The Task Force further dismisses the work of Olyslager and Conway by insinuating that citation by “transgender activists” somehow reduces its validity – while failing to cite it themselves.

Finally, the Task Force fails to mention recent scientific studies that report far higher-levels of GID prevalence than does their Report.

The point Lynn makes is that the Task Force has apparently deliberately misrepresented GID prevalence by equating “the prevalence of ’sex reassignment’ as being ‘the prevalence of transsexualism’”.

The shift in meaning in [Bakker93 – PDF here] led to confusion for many decades. After all, most people want an answer to the question “How likely is it that someone might experience gender dysphoria?” The far smaller counts of “sex reassignments” answer a different question.

Key members of the APA Task Force were well aware of the true meaning of the [Bakker93] results, because Olyslager and Conway had exposed it in a presentation at the WPATH 2007 Symposium [Olyslager&Conway07 – PDF here]. In particular, members Zucker and Lawrence (WPATH’s experts in GID prevalence and responsible for revising that section in the 7th Ed. of the SOC) were quite familiar with [Bakker93] and with its deconstruction by [Olyslager&Conway07].

It thus appears that the Task Force knowingly misrepresented the results of [Bakker93] by referring to “sex reassignment” numbers as numbers for “gender identity disorder” – thereby making intense gender dysphoria appear to be far less prevalent than it actually is.

It really is quite disturbing that an organisation with such power would misrepresent the facts around such a debilitating condition, with all the consequences that such a course of action had, and has, on the lives of so many people. And why? For what purpose? I just don’t understand.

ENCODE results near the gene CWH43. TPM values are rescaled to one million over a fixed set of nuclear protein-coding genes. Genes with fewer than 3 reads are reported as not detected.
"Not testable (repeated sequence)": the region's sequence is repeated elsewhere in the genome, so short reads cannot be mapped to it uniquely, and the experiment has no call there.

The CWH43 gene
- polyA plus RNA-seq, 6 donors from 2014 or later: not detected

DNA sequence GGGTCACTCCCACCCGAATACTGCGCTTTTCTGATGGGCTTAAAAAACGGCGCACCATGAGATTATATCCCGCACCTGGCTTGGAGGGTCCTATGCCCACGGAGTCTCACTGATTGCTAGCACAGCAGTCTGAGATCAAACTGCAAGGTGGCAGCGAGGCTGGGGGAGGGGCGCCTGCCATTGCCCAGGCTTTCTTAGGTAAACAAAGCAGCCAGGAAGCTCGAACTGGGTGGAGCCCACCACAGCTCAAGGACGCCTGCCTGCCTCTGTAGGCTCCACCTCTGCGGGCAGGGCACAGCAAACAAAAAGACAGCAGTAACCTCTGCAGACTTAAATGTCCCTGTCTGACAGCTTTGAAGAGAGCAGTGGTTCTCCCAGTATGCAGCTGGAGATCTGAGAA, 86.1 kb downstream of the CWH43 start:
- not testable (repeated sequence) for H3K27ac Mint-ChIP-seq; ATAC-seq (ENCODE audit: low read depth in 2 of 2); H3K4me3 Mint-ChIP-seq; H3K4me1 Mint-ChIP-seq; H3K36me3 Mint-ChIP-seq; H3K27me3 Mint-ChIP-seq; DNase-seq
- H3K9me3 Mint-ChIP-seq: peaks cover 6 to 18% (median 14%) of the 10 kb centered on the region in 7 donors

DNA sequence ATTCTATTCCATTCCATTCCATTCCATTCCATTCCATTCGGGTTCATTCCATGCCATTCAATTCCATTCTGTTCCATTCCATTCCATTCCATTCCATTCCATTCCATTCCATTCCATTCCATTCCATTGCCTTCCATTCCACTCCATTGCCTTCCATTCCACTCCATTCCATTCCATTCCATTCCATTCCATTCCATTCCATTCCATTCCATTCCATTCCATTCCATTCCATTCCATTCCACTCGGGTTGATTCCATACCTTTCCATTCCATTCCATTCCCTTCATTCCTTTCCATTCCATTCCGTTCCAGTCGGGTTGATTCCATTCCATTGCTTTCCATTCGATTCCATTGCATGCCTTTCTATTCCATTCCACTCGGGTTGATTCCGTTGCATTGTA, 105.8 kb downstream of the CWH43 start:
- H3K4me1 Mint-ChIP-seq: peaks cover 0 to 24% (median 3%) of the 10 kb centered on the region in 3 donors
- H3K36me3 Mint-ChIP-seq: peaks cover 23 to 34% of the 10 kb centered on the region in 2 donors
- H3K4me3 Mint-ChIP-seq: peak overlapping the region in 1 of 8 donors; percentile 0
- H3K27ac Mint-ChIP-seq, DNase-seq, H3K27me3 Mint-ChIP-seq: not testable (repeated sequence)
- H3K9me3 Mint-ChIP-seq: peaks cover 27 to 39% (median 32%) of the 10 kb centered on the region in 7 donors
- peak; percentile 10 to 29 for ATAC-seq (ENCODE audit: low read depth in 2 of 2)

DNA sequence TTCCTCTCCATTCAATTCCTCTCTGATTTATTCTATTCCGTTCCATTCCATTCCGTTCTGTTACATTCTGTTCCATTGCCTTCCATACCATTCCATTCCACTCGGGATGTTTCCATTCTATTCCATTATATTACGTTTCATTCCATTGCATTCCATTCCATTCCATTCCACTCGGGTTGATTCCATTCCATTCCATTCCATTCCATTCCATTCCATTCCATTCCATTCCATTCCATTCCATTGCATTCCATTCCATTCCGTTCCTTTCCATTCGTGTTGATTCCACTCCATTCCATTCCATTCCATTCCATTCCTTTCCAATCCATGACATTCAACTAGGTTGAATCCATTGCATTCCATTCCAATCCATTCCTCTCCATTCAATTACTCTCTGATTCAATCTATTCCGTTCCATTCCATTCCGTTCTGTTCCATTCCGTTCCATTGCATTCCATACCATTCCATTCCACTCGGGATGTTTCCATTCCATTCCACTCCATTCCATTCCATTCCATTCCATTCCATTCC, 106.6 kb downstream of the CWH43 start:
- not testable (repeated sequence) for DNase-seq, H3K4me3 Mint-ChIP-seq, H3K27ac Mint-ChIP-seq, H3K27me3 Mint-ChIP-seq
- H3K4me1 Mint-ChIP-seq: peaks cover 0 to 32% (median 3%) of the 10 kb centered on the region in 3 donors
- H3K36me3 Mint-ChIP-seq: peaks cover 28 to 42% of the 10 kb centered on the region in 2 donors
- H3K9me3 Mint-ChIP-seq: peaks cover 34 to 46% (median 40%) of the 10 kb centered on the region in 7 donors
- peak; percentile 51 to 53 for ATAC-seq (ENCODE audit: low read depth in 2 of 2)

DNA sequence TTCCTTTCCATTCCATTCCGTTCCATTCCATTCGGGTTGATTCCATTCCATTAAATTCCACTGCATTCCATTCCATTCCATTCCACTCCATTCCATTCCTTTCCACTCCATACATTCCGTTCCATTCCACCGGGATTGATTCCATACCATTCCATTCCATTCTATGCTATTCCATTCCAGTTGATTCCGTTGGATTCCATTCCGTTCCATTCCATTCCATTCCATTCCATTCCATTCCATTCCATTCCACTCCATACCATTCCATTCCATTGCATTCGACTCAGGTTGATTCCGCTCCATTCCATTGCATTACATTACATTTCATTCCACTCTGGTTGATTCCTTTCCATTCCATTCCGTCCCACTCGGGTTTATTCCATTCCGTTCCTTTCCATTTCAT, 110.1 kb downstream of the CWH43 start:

ETA: The whys and wherefores of this bugged me enough to email Lynn directly. She sent an interesting reply, which included the comment, “Hope this information is helpful to you. Please do pass it on to your friends and contacts too” – so here’s Lynn’s take on it:

Who might be responsible for this falsification?

It appears that the APA Task Force relied on Ken Zucker and Anne Lawrence for the section on prevalence. Zucker and Lawrence are considered WPATH’s ‘experts’ on prevalence, having been assigned responsibility for the revision of that section in the 7th Edition of the SOC. Furthermore, Zucker presented the exact same numbers for GID prevalence at the WPATH 2007 Symposium as presented in the APA report.

Why do the prevalence numbers matter?

Factors of 20 are important. By maintaining the old misimpression that fewer than 1 in 10,000 people experience gender dysphoria, the APA creates an illusion that it is an extremely rare “disorder”. If people were aware that gender dysphoria is experienced by at least 1 in 500 people, transgenderism would increasingly be seen for what it is – a natural variation in gendering. Furthermore, by maintaining the illusion that gender dysphoria is incredibly rare, gender-repartists such as Zucker can assure parents that it’s extremely unlikely their gender-variant child will become “transsexual” and suggest that all the child needs is some minor gender-repairs.

I think you can see why and how this happened. It all points to Zucker and Lawrence, who are principal figures in the “old-guard” psych community that has long demonized transwomen. Zucker in particular runs a gender-reparatist clinic in Canada, and is well-known for forcing young GID children to accept their birth gender.

For more on Zucker and Lawrence, see the following pages:


Previous, related posts on this blog (most recent first):

Rethinking Sexism: How Trans Women Challenge Feminism

August 5, 2008

The world’s largest annual women-only event excludes trans women, sparking a debate among feminists about sexism and privilege.

By Julia Serano, AlterNet. Posted August 5, 2008

6-page article.
The comments section should be approached with caution.

(I’ve since discovered the print version, which is just the essay in plain text, no adverts – and best of all, no comments section. Link here)